What does a Probate Attorney do?

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What does a Probate Attorney do?

What is a Probate Attorney? 

A probate lawyer is a qualified attorney who helps clients decide how to protect their assets after they pass away. This could involve making plans for the distribution of their assets, setting up a trust and choosing a family member to serve as the trustee, or guiding surviving family members through the probate procedure after a loved one passes away. 

In essence, a probate lawyer assists clients in putting their financial affairs in order before passing away and works to ensure that their last wishes are carried out after death. 

What does a Probate Attorney do? 

Probate lawyers assist executors as they navigate the probate process. The process is governed by the state’s laws in which the decedent was a resident at the time of death and any additional conditions in which they owned property. Whether a person passed away testable or intestate affects the estate administration process. Intestate refers to an end without a will or estate plan, whereas testate denotes the presence of a last will. 

Beneficiaries of an estate may also receive advice from probate attorneys on various issues brought up by the executor during the probate procedure. This situation might happen, for example, if the beneficiary and executor don’t get along. Probate attorneys may also focus on particular lawsuits that concern the decedent’s estate. In these circumstances, they are referred to as an estate litigator, estate and trust litigator, or probate litigator. 

  • They are figuring out any estate tax liabilities and contributing to their payment. 
  • She is assisting with the sale of any estate assets. 
  • She is transferring property to beneficiaries. 
  • We are facilitating the valuation of the deceased’s property. 
  • I was taking care of the estate’s finances. 
  • I am finding and distributing assets on an Executor’s behalf. 
  • I am giving legal counsel regarding powers of attorney. 
  • We are resolving conflicts between beneficiaries and the executor.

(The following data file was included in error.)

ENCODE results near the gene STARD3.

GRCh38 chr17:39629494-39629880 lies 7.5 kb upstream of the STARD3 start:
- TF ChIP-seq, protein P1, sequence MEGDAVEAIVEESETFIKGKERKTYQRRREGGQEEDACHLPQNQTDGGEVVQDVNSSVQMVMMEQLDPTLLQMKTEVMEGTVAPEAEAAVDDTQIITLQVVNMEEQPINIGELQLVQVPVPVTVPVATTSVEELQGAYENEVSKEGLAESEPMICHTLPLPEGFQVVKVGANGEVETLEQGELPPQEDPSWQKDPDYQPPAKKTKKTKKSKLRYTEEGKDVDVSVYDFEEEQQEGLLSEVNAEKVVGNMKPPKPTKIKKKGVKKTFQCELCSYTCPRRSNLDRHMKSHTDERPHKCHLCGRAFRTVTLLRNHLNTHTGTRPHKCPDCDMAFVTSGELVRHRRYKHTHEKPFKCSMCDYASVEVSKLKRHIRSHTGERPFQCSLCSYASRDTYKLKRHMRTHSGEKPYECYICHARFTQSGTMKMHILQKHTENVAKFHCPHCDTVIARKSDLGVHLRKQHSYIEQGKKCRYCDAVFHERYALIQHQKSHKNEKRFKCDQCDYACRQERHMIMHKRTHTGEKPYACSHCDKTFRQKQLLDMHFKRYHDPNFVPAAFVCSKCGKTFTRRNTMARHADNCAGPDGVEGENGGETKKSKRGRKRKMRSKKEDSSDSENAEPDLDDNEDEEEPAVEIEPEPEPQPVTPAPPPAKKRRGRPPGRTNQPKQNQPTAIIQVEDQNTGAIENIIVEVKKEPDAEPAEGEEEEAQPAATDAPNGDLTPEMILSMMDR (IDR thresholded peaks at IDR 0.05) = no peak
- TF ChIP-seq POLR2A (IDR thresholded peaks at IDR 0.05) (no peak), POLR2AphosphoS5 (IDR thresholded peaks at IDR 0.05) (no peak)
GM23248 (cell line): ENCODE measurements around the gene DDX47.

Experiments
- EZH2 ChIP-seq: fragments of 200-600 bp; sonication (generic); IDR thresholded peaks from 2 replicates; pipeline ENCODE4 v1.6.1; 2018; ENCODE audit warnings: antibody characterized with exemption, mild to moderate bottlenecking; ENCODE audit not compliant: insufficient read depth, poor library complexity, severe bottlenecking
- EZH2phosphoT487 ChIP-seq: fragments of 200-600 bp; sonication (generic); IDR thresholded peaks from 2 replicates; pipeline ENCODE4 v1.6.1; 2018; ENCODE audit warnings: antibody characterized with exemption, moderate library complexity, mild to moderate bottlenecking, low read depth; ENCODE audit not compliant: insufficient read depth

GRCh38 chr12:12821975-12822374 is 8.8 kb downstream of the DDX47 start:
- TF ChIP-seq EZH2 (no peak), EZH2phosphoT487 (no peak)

• Planning living trusts or wills with you. 
  • I am assisting in the estate’s property sale. 
  • We are obtaining and distributing life insurance payouts. 
  • She advises clients on how to pay any outstanding debt or final bills. 
  • I am assembling all the paperwork required for the probate court. 

How to become a Probate Attorney? 

You must fulfill several requirements to become a probate attorney. Your chances of landing a job in this industry can be improved by acquiring the education, skills, and experience required for this profession. Follow these actions to become a probate attorney: 

Earn a bachelor’s degree 

Get a bachelor’s degree from a university that has been accredited. If you want to practice probate law, you must have this undergraduate degree to enroll in law school. In addition, consider obtaining a bachelor’s degree in psychology, sociology, or political science. 

Maintaining a high GPA will help you stay competitive as a law school applicant. Additionally, if you intend to ask your professors for a letter of recommendation for your law school applications, keep a close relationship with them. 

Prepare and ace the law school entrance exam (LSAT) 

Invest time in your LSAT preparation. Studying thoroughly beforehand can help you become more exam-ready and improve your chances of getting into law school. Then take the LSAT and pass it. 

Enroll in law school. 

Get your Juris Doctor by attending law school. Attend a law school that offers a clinical program for estate attorneys. Family law, estate planning, trusts, and asset management are all topics you could study in an estate law program. 

Consider pursuing a master’s in law or a certificate in legal studies if your school offers them. However, these take an extra year or two to finish, but they give you even more, tax and estate planning knowledge. Also, think about gaining more estate planning expertise through internships or mentorships. 

Pass the bar exam in your state. 

You must pass the state bar exam to practice law, and remember that many bar exams demand a thorough understanding of the legal system.  

Learn about the Uniform Probate Code 

After passing the State Bar exam, you are qualified to start working as a probate lawyer. First, however, the uniform probate code provides you with the necessary knowledge regarding the limitations and will enable you to practice legally in your state. Moreover, each state has a uniform probate code, so familiarize yourself with the one that governs your practice area. 

Become a member of a trade association. 

Find a local estate law association to expand your network. A national organization is another option; thus, both enable networking with other estate attorneys. You might meet people who can help you find a job or contacts in your industry through networking, and these connections may help you increase your clientele. A professional association can help you better serve your clients and keep you informed about the most recent developments in estate law and networking opportunities. 


A probate lawyer generally assists in resolving disputes involving estate planning and asset management. In addition, as a lawyer, you can help families make funeral plans if a loved one passes away. A career as a probate attorney can be gratifying but requires years of education. 

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